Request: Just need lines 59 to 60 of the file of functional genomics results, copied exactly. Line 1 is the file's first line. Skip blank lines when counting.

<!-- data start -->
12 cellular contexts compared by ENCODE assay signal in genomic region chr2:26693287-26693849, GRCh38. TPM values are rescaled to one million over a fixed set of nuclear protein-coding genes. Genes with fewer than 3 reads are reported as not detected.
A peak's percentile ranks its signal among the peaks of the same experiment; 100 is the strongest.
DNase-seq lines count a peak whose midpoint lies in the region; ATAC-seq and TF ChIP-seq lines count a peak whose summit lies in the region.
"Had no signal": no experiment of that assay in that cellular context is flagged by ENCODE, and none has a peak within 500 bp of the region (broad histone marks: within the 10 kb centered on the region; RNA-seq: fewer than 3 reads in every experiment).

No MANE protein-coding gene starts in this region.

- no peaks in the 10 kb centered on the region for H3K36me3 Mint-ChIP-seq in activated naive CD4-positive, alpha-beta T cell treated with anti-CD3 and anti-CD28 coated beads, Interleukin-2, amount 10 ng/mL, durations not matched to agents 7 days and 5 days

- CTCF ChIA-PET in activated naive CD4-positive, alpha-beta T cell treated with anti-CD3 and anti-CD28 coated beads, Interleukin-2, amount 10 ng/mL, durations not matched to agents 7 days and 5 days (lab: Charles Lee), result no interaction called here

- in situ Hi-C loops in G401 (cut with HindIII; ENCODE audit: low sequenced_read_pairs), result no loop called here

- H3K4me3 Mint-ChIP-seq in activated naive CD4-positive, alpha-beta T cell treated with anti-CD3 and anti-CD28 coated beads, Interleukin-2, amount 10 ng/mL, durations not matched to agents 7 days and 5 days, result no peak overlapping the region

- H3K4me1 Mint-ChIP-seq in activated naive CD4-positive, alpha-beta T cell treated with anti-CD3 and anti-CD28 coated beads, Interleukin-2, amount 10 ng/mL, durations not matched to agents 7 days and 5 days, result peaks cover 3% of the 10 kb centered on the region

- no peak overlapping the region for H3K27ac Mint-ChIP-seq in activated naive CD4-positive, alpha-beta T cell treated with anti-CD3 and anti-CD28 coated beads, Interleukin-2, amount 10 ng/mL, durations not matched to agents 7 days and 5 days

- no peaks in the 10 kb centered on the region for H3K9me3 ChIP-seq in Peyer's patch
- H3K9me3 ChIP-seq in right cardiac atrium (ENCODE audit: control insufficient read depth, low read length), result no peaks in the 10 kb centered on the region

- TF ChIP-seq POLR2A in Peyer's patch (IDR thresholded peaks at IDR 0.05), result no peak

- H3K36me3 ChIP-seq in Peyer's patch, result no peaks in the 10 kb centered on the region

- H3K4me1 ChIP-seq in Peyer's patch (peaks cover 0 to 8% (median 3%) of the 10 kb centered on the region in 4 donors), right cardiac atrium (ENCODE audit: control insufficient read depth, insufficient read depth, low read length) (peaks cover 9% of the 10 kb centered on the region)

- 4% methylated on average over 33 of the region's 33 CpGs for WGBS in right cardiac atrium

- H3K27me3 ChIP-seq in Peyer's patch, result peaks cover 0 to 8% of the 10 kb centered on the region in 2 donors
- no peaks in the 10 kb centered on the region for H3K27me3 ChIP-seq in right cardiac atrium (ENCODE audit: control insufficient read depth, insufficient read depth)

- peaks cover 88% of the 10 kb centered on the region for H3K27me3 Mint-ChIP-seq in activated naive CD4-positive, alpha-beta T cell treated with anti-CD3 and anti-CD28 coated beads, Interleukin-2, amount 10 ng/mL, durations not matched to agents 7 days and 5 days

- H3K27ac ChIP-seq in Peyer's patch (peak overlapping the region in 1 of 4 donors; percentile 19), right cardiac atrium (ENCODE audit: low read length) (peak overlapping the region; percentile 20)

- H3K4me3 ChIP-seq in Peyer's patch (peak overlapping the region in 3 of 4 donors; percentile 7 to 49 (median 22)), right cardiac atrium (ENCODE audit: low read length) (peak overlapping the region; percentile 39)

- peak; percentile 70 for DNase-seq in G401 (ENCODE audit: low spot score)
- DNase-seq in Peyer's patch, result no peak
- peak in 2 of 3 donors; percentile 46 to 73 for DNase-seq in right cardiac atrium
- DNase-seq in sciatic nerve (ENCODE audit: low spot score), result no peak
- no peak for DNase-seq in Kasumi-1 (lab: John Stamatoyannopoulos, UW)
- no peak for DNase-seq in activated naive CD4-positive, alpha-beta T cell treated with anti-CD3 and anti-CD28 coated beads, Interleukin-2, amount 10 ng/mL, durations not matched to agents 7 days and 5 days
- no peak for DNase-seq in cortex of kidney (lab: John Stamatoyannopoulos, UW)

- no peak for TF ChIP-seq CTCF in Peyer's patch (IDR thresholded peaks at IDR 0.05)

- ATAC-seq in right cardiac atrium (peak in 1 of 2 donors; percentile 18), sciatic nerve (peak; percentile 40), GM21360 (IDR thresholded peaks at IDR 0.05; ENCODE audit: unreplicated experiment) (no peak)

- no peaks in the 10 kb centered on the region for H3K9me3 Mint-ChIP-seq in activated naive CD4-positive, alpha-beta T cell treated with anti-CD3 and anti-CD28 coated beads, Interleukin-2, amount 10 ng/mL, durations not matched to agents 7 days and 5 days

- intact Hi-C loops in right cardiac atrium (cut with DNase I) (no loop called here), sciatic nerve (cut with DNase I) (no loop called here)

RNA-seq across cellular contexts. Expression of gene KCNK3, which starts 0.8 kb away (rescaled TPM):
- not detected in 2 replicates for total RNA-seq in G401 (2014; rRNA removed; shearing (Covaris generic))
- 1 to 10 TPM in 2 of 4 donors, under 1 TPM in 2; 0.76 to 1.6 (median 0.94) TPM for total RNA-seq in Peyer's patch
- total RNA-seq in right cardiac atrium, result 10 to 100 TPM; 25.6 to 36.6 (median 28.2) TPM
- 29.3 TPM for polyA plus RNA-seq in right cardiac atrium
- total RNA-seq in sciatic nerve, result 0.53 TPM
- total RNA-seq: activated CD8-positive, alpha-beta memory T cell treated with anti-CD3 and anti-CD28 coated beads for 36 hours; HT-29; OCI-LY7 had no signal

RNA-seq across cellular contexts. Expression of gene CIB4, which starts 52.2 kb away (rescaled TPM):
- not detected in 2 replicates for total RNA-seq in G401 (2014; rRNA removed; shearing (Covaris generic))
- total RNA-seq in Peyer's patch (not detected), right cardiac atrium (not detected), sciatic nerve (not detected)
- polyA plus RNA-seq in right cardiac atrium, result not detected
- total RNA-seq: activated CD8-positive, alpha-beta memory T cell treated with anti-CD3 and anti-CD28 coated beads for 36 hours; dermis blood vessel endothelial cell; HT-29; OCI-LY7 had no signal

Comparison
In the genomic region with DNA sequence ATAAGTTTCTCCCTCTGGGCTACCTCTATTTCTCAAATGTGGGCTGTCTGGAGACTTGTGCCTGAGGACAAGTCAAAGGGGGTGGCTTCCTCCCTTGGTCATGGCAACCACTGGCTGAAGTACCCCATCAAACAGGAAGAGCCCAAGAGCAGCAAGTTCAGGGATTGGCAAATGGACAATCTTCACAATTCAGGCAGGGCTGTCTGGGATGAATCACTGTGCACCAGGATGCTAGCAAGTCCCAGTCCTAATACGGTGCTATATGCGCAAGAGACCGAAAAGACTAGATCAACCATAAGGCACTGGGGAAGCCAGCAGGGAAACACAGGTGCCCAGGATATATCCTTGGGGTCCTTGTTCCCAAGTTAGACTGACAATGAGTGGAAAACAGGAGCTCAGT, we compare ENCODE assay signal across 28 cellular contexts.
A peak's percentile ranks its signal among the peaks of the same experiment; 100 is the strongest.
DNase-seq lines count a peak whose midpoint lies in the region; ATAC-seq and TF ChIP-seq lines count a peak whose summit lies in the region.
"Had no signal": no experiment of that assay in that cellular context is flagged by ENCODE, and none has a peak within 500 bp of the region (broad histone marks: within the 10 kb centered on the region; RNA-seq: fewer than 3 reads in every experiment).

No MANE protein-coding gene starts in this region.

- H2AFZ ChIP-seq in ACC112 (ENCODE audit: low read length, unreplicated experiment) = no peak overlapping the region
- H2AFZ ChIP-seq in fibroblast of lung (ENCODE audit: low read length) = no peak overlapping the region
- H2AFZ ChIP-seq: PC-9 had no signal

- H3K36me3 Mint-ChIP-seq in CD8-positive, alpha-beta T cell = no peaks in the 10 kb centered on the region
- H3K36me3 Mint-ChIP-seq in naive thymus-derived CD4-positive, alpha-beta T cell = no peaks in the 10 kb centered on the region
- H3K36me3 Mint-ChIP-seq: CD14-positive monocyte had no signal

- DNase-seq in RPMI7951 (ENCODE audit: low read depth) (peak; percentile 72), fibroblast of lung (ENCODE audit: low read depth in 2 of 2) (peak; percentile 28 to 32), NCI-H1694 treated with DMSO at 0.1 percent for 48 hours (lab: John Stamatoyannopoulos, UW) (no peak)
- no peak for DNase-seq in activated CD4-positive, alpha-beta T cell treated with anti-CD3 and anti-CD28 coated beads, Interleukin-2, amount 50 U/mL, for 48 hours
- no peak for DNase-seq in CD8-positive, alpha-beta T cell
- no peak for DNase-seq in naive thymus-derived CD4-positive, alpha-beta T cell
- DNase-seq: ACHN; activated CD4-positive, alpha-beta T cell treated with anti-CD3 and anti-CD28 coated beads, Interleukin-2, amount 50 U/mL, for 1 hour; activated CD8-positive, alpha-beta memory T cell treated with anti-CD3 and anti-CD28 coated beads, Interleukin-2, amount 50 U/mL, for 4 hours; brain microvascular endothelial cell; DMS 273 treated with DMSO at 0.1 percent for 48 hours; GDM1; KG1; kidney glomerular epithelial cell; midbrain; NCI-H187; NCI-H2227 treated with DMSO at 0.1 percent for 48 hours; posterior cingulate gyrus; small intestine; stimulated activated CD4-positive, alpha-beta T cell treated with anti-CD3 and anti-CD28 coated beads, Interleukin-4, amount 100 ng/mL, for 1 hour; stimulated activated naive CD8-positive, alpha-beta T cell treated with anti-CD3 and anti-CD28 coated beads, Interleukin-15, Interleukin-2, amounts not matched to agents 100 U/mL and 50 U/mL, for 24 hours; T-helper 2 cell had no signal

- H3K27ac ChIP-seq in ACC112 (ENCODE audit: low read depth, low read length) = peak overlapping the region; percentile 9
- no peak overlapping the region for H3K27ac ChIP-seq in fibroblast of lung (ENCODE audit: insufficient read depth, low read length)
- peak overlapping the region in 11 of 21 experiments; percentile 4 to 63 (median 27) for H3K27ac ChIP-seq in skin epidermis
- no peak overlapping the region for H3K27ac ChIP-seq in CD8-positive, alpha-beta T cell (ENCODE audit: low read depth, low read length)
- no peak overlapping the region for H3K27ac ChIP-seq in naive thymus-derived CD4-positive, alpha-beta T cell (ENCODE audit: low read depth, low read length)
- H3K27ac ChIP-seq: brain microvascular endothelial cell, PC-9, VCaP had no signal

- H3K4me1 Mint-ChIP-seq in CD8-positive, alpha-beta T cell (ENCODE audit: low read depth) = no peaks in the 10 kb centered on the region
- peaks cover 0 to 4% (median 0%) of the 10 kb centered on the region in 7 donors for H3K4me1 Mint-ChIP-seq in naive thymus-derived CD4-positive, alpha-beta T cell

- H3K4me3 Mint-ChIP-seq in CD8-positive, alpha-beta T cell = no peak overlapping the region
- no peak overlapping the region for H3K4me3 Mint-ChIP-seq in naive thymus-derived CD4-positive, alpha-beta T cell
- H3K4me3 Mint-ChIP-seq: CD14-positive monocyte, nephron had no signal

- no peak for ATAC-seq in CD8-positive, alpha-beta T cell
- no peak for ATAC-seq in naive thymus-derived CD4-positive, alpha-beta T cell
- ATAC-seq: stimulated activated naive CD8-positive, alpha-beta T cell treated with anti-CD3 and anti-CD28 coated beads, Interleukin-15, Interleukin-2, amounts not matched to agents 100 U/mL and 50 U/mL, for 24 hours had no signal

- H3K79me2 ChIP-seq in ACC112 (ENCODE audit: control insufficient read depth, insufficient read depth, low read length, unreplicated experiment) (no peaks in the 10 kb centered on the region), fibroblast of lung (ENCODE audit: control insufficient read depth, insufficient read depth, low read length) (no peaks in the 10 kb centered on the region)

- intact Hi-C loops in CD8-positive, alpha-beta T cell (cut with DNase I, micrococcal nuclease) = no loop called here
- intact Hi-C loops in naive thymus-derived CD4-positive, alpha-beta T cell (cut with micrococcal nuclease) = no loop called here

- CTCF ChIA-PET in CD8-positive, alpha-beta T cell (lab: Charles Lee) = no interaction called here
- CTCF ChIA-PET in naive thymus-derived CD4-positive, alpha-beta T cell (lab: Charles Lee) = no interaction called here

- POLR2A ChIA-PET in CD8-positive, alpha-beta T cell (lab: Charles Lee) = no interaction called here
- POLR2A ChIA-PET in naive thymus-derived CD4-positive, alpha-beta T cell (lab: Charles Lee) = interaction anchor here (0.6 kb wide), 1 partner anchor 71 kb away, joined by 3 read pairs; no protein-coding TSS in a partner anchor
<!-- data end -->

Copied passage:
- no peak for DNase-seq in activated CD4-positive, alpha-beta T cell treated with anti-CD3 and anti-CD28 coated beads, Interleukin-2, amount 50 U/mL, for 48 hours
- no peak for DNase-seq in CD8-positive, alpha-beta T cell